That’s when things got really wild. Italy used its final two subs as Prandelli tried to close up shop. Japan, on the other hand, went right for the throat. The shots started to fly in; Honda hit the bar, Kagawa the post; Okazaki sees a shot parried, then saved; another ball comes back off the bar, then another off the post; Italy becomes more and more compressed; Honda and Kagawa gain even more space – and finally, the breakthrough comes.

A simply, arcing free kick is sent in by Yashuito Endo. Okazaki shoves past Montolivo, a man who outweighs him by 35 pounds and has half a foot on him. The ball flies at Buffon. His palm goes up. He misses. 3-3, with twenty to play. And still, Japan keep on coming.

Japan would have three more chances to win it – all denied by either Buffon or the woodwork. But when it seemed inevitable that Italy would concede, a moment from Balotelli saved the day. Slapping a ball back to keep an attack alive, Claudio Marchisio was allowed to run on to the pass, beating a stranded Japanese back line. A simple square pass set up the winner by Giovinco – and broke Japanese hearts.

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It was a wonderful display – and refreshing to finally have a game of soccer be just about the sport at this star-crossed show. Absent from this game were the protests that have roiled the rest of the nation. Recife only saw a smattering of demonstrations on Wednesday, in contrast to the ugly scenes at Fortaleza and in downtown Sao Paulo.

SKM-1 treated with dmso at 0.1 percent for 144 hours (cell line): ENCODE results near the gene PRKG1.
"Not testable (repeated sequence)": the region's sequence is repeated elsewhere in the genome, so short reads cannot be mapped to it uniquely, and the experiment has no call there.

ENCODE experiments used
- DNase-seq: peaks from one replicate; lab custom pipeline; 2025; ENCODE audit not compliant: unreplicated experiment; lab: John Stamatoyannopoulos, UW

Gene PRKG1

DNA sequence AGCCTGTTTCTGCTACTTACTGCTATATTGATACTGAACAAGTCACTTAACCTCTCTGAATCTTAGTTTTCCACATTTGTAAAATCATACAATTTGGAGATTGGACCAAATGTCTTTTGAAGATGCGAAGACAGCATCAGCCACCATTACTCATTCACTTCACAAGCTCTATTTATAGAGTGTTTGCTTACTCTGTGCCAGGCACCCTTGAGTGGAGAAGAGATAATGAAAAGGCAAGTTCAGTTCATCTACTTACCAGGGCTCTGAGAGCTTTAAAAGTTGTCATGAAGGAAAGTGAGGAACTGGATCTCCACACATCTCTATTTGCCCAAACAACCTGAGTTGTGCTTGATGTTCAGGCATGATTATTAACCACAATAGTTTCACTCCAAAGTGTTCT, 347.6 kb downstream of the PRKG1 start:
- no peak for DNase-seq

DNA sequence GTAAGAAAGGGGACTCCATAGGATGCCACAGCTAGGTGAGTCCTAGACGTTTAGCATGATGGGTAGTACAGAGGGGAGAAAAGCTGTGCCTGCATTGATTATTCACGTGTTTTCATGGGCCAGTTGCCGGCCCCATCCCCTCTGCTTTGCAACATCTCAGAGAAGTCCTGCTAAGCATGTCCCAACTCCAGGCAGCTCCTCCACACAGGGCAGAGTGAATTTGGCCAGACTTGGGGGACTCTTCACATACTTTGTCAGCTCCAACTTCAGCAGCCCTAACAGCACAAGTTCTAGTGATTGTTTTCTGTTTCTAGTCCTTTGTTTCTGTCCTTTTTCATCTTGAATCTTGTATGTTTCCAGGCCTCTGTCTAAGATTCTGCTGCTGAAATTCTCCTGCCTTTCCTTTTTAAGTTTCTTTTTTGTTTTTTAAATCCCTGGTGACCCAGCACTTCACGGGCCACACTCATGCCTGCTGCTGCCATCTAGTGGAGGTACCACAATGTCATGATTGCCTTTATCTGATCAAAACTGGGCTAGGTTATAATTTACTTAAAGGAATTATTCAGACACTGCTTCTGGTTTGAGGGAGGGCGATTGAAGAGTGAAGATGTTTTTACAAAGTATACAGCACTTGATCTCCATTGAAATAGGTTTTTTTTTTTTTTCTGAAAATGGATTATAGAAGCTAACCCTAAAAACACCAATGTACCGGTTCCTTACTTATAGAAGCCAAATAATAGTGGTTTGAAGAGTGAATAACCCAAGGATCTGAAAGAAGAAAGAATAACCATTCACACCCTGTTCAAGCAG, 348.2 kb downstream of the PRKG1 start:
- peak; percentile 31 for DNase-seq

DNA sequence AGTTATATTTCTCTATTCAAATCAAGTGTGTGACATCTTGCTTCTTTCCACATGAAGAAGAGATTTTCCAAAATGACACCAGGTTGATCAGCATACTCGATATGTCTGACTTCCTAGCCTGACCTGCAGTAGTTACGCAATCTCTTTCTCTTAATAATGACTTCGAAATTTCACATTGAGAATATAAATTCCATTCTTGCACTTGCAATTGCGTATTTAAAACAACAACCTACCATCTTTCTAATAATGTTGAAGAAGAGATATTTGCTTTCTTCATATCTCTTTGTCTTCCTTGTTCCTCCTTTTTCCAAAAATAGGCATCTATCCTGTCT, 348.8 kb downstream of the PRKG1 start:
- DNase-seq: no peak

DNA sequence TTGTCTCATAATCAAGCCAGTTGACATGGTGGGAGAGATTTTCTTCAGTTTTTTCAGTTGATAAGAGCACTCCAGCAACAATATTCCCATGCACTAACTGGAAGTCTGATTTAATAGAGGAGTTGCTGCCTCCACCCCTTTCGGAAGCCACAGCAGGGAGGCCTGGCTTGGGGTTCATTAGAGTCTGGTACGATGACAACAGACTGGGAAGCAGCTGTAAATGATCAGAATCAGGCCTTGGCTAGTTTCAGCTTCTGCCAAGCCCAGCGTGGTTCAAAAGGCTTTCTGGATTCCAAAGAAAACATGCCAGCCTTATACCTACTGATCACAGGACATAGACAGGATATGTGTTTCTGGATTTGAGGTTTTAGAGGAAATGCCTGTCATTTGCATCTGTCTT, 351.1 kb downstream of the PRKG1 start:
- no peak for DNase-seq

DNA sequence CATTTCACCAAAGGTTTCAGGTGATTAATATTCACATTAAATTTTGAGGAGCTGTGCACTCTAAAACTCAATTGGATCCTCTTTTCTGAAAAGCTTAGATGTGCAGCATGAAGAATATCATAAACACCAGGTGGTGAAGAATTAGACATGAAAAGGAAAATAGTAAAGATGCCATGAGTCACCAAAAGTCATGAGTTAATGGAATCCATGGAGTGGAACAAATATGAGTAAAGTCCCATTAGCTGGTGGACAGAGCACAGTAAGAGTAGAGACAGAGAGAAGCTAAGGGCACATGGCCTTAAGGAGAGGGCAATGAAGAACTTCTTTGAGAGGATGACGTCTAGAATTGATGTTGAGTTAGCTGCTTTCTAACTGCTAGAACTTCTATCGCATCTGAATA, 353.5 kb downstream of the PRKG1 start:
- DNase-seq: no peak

Recife has issues of its own: the opening game here was snared by complaints about the subway and traffic jams; while a smaller crowd was in attendance at a Pernambuco that seems only barely ready, it is clear Brazil still has a lot of work to do.

That long ride will be a harsh one for the Japanese. They gave us everything and cruelly lost. It will perhaps be a reflective one for an Italy. They were not the better team today, but they won nonetheless.

Meanwhile, in the other match on Wednesday, Neymar scored one goal and set up another for Jo to lift Brazil to a 2-0 win over Mexico and secure a spot in the semifinals of the Confederations Cup for the host nation.

The Brazilian striker scored his second of the tournament with a left-footed volley from just inside the penalty box in the ninth minute after Mexican defenders failed to clear a cross, and then slipped past two defenders to help Jo score an easy goal in second-half injury time.

''I'm happy to have played well again,'' Neymar said. ''But what was more important was that the team had a good performance. We are improving game after game and we are getting better.

''This gives us more confidence for the next matches.''

NOTES: Italy's Daniele De Rossi and Japan's Makoto Hasebe will miss their final games respectively. Both picked up cards on Wednesday and thus an automatic suspension. Italy face Brazil on Saturday at Salvador in a game that is now a winner-take all for top of the group. Japan face Mexico earlier in the day in Belo Horizonte in a dead rubber.

The Associated Press was used in this report.